I’ll say it again: Anyone can live without sex, but no one can truly live without intimacy. If you are single, take this as an encouragement and a challenge, even if you’re tempted to disagree that you just can’t live without sex! If you’re in a relationship, you also have to take it as an encouragement and a challenge. Mike Moore was definitely not saying that being in a sexual relationship means you necessarily have intimacy! I know so many sexually active people, whether married or just fooling around, who have a serious lack of intimacy in their lives.
A Word on Marriage
Please don’t misunderstand. I’m not saying that marriage doesn’t change you. I’m certainly not saying it doesn’t add something to your life. But it doesn’t – or shouldn’t – add something to fill some kind of hole that you previously needed to be complete. Rather, in true dialectical fashion (pardon the philosophical term), in marriage the relationship between two individuals coming together produces something neither greater nor lesser, but something new. Something developed in some ways, even in ways that are not accessible to single people, that are different than they were before. The development and maturation that comes from marriage is unique, but so is the development and maturation available to single people in their own unique ways.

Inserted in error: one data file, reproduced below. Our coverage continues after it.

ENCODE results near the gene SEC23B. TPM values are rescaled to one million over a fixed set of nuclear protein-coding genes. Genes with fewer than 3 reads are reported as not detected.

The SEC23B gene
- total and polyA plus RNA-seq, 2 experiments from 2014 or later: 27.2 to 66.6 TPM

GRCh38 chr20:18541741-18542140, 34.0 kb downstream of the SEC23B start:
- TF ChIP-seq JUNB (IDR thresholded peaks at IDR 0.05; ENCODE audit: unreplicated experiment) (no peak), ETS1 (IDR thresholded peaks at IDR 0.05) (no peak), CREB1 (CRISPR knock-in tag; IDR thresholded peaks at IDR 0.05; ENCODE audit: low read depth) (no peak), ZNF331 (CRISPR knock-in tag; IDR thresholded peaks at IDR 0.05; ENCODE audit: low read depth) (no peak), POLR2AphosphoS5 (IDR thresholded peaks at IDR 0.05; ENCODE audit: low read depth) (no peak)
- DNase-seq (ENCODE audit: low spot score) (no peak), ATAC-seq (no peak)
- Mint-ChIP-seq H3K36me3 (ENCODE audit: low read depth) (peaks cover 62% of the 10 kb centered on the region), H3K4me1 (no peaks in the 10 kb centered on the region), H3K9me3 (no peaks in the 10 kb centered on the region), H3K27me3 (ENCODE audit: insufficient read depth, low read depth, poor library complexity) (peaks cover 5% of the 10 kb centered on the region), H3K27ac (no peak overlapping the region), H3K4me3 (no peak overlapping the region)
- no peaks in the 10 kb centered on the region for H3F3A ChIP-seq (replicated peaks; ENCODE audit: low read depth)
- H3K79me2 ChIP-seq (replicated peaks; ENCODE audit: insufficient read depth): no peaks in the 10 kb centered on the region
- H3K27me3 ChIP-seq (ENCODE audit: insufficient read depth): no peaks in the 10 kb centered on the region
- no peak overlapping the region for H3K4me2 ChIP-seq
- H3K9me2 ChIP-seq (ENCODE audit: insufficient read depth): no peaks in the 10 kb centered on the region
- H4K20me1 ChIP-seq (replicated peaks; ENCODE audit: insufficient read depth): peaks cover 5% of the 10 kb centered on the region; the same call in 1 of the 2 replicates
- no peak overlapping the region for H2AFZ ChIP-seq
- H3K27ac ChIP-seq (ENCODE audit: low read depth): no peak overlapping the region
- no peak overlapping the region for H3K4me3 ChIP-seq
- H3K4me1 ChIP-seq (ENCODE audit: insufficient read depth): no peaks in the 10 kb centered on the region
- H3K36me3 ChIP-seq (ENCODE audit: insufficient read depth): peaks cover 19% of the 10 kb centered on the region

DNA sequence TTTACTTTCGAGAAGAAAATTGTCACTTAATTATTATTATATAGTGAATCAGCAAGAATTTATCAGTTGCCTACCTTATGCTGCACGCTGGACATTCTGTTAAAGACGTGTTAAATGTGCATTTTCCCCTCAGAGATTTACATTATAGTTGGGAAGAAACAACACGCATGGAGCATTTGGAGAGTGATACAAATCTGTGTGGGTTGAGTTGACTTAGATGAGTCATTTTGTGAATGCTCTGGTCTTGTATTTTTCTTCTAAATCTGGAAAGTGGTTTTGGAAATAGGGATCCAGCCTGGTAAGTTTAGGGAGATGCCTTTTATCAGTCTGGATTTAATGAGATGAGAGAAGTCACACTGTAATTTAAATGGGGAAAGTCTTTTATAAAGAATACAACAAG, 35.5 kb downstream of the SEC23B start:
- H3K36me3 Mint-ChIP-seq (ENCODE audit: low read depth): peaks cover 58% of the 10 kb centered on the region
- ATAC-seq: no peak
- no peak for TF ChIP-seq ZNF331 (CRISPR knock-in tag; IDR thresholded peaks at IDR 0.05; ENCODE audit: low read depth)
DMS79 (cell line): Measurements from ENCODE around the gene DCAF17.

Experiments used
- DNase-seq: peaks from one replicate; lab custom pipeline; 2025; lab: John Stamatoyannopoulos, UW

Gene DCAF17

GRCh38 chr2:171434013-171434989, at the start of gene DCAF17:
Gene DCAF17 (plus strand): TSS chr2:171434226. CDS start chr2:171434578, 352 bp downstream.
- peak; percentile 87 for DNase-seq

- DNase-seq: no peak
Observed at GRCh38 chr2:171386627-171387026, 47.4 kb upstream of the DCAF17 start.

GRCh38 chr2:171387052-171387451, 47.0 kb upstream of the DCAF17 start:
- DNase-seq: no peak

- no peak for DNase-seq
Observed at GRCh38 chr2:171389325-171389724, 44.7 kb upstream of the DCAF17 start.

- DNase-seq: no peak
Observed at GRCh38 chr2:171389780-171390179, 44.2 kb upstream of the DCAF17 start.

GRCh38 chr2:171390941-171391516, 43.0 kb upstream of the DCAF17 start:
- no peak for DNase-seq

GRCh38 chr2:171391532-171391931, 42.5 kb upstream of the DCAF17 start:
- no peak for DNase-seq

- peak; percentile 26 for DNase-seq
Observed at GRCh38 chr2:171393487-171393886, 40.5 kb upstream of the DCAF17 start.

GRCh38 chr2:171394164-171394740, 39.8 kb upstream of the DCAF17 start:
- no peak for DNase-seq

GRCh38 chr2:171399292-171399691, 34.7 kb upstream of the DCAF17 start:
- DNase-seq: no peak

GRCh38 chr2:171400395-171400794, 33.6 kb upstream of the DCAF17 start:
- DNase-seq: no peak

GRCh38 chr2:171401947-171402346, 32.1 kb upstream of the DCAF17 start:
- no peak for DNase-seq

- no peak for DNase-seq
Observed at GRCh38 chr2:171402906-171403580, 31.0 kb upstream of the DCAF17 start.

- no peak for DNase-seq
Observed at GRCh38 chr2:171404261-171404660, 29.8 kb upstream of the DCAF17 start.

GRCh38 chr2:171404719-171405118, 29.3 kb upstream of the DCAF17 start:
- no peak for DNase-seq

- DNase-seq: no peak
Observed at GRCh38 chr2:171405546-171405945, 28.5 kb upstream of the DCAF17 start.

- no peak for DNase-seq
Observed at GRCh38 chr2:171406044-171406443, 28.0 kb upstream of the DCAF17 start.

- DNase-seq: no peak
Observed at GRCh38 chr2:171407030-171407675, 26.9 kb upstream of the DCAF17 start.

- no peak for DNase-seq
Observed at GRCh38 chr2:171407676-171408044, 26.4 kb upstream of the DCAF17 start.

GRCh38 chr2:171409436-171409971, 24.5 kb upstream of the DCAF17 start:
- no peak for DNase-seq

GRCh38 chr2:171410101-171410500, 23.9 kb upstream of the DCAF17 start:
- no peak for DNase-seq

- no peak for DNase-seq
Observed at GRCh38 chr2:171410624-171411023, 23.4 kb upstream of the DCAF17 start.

To make this abstraction more concrete: marriage is not better than singleness. It isn’t worse either. It’s just different. Teaching Christians from a young age about waiting for “the one” may have a positive message about the values of marriage and sexual purity, but the other side of the coin is that it is inseparable from the unspoken and harmful corollary that you aren’t truly whole until you find them.
As Mike Moore so wisely said, the key to wholeness is intimacy. Single people can be whole. They may live alone, but they need not be lonely. In fact, in order to be whole, we cannot be alone. So don’t let yourself, or the single people in your life, try to do it alone.
Corey Farr is a graduate of Northern Seminary. He is currently located in the Middle East in Lebanon, a tiny country next to war-torn Syria, where he lives and works on-site at a residential facility and elementary school for both Syrian and Lebanese orphans and children at risk. A singer-songwriter and wanna-be author, Corey blogs about faith, spirituality, and poetry at www.coreyfarr.com.